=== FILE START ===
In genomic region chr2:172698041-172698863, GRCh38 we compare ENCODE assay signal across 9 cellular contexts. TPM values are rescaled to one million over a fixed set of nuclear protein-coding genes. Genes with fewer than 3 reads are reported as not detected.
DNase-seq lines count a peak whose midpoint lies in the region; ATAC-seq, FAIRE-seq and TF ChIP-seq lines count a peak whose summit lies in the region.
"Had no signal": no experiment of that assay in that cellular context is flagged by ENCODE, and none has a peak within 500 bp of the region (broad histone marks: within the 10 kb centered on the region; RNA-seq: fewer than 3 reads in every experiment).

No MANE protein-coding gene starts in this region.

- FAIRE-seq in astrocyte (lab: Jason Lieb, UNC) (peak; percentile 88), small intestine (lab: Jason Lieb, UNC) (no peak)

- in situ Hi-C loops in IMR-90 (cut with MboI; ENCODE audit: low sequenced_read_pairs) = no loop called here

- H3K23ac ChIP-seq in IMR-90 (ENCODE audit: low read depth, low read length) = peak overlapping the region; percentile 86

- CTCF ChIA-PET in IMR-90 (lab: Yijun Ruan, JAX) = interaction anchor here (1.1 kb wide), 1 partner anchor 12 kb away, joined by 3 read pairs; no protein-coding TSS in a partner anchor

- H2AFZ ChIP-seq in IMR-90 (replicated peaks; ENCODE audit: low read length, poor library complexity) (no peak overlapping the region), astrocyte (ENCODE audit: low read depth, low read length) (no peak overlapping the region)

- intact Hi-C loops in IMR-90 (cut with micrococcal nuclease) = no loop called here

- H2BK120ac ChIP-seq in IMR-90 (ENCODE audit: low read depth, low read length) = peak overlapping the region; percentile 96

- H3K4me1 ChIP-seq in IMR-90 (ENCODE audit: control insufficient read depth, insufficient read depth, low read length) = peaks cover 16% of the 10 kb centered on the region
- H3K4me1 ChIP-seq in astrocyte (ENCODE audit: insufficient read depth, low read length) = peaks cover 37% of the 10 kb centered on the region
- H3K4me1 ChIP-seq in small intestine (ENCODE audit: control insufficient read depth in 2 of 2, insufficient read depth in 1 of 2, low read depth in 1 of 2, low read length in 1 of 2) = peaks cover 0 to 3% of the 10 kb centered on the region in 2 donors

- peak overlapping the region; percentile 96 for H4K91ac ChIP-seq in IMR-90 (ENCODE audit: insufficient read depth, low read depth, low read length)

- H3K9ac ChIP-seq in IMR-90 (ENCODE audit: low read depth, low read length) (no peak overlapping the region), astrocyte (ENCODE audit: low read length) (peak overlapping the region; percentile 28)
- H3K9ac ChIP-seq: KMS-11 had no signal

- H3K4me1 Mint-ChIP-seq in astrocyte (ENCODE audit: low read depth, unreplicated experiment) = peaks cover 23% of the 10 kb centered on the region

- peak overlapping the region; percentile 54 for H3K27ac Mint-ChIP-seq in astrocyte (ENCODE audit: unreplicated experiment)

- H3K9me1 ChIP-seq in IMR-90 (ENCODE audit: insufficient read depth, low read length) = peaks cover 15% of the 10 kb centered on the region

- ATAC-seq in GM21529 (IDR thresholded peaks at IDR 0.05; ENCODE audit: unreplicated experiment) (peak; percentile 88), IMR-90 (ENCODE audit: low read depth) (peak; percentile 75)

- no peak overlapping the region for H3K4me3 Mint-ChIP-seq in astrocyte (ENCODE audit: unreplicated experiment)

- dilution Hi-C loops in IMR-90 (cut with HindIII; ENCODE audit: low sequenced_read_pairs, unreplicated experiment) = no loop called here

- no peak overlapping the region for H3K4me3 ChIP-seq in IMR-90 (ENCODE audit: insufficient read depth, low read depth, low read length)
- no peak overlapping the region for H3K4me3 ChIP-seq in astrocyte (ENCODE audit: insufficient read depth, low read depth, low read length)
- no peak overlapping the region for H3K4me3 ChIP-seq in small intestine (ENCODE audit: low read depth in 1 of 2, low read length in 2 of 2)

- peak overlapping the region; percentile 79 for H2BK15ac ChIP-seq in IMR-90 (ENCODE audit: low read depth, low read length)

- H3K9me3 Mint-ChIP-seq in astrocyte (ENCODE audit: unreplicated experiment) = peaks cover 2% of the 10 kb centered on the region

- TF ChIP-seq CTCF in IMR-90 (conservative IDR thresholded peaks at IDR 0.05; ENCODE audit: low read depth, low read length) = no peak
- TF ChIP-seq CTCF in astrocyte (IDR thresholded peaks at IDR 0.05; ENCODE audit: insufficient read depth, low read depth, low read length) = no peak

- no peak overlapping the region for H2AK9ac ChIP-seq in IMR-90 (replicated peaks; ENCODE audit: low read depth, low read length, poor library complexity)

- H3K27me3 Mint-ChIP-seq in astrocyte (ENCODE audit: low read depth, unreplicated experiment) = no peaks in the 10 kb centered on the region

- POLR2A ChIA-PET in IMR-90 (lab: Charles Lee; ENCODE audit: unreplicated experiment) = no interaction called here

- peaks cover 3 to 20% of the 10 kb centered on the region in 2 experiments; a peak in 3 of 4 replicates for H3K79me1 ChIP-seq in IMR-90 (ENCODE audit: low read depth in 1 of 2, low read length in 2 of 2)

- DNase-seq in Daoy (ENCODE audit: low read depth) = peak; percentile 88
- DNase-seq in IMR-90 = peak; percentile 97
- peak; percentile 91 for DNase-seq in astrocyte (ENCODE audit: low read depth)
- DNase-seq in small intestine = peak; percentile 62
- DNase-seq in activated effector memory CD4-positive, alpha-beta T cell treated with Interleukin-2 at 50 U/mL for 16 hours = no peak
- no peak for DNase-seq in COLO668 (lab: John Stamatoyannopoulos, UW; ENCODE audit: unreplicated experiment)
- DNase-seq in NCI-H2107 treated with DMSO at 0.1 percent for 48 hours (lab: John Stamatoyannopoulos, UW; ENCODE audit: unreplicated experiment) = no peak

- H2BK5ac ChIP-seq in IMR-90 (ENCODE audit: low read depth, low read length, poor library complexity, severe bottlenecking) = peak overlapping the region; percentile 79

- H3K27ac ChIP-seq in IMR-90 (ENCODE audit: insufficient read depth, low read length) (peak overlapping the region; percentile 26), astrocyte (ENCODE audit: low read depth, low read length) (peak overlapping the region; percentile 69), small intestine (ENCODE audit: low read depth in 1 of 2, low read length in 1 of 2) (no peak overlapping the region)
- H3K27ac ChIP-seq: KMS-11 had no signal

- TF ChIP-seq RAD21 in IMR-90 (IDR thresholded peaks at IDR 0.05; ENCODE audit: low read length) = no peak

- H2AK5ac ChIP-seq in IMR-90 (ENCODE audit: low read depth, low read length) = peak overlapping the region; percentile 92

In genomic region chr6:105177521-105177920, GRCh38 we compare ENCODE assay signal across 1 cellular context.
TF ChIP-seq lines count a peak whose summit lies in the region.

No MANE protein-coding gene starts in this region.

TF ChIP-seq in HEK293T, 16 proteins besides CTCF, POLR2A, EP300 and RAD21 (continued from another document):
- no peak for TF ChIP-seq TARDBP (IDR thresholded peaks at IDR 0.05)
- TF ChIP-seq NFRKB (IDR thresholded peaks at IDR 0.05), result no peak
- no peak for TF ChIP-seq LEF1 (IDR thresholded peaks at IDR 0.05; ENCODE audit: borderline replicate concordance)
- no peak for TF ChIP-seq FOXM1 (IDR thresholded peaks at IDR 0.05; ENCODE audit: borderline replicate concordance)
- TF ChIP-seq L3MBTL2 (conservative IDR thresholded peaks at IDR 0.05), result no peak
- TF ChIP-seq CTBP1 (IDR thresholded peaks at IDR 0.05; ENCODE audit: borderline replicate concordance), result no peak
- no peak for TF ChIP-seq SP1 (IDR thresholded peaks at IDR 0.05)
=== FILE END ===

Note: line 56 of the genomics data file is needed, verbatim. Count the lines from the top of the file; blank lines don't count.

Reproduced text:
- TF ChIP-seq CTBP1 (IDR thresholded peaks at IDR 0.05; ENCODE audit: borderline replicate concordance), result no peak